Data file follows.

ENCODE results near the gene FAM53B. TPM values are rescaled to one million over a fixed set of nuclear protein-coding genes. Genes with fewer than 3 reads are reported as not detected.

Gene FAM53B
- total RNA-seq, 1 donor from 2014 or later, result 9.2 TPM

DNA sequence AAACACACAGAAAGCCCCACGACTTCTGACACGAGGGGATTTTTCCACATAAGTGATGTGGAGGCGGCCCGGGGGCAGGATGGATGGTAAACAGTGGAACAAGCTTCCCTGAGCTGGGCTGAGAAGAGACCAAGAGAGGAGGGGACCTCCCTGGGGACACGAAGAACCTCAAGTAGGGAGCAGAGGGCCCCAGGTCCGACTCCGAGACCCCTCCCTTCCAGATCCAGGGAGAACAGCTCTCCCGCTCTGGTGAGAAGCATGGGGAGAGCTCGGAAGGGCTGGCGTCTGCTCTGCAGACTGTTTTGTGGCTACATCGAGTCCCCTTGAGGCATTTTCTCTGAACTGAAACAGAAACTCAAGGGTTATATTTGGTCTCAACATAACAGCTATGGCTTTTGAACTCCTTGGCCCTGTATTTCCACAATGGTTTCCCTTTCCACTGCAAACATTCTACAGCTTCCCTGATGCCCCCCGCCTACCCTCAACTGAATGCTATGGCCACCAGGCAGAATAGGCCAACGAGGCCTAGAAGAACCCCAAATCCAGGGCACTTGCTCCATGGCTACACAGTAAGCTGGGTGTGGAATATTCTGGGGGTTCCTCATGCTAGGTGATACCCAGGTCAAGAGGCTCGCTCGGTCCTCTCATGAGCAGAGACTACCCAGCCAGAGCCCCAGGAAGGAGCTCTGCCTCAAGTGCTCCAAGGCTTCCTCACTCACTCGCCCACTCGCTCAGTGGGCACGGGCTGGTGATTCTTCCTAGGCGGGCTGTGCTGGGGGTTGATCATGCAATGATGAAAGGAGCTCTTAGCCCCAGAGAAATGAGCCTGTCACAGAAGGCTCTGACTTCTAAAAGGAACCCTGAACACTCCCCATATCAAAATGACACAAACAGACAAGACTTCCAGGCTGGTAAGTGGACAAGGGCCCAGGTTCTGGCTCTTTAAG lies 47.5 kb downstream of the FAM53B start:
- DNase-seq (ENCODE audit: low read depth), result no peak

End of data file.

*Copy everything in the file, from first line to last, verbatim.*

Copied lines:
ENCODE results near the gene FAM53B. TPM values are rescaled to one million over a fixed set of nuclear protein-coding genes. Genes with fewer than 3 reads are reported as not detected.

Gene FAM53B
- total RNA-seq, 1 donor from 2014 or later, result 9.2 TPM

DNA sequence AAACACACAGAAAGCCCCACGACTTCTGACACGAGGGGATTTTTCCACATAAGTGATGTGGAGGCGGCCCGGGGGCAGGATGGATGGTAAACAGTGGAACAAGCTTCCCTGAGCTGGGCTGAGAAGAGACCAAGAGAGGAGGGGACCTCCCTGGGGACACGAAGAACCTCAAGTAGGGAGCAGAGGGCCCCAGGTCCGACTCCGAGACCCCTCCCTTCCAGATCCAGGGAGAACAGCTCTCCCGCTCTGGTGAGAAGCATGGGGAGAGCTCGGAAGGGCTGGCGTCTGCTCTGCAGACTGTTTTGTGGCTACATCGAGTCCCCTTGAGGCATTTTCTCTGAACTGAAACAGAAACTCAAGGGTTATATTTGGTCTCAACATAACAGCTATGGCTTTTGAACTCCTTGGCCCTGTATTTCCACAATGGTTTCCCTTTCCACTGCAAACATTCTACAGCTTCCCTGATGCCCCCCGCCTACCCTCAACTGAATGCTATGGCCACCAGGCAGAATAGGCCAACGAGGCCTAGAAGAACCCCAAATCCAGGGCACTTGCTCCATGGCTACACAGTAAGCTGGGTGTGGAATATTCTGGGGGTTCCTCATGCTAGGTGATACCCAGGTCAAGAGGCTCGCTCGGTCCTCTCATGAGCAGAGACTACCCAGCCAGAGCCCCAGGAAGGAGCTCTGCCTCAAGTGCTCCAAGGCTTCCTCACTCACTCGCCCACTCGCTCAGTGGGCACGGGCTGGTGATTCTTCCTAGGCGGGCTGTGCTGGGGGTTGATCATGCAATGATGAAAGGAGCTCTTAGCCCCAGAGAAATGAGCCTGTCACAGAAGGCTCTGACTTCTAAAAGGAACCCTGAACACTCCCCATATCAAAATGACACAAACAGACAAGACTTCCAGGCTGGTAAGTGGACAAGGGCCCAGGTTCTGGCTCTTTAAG lies 47.5 kb downstream of the FAM53B start:
- DNase-seq (ENCODE audit: low read depth), result no peak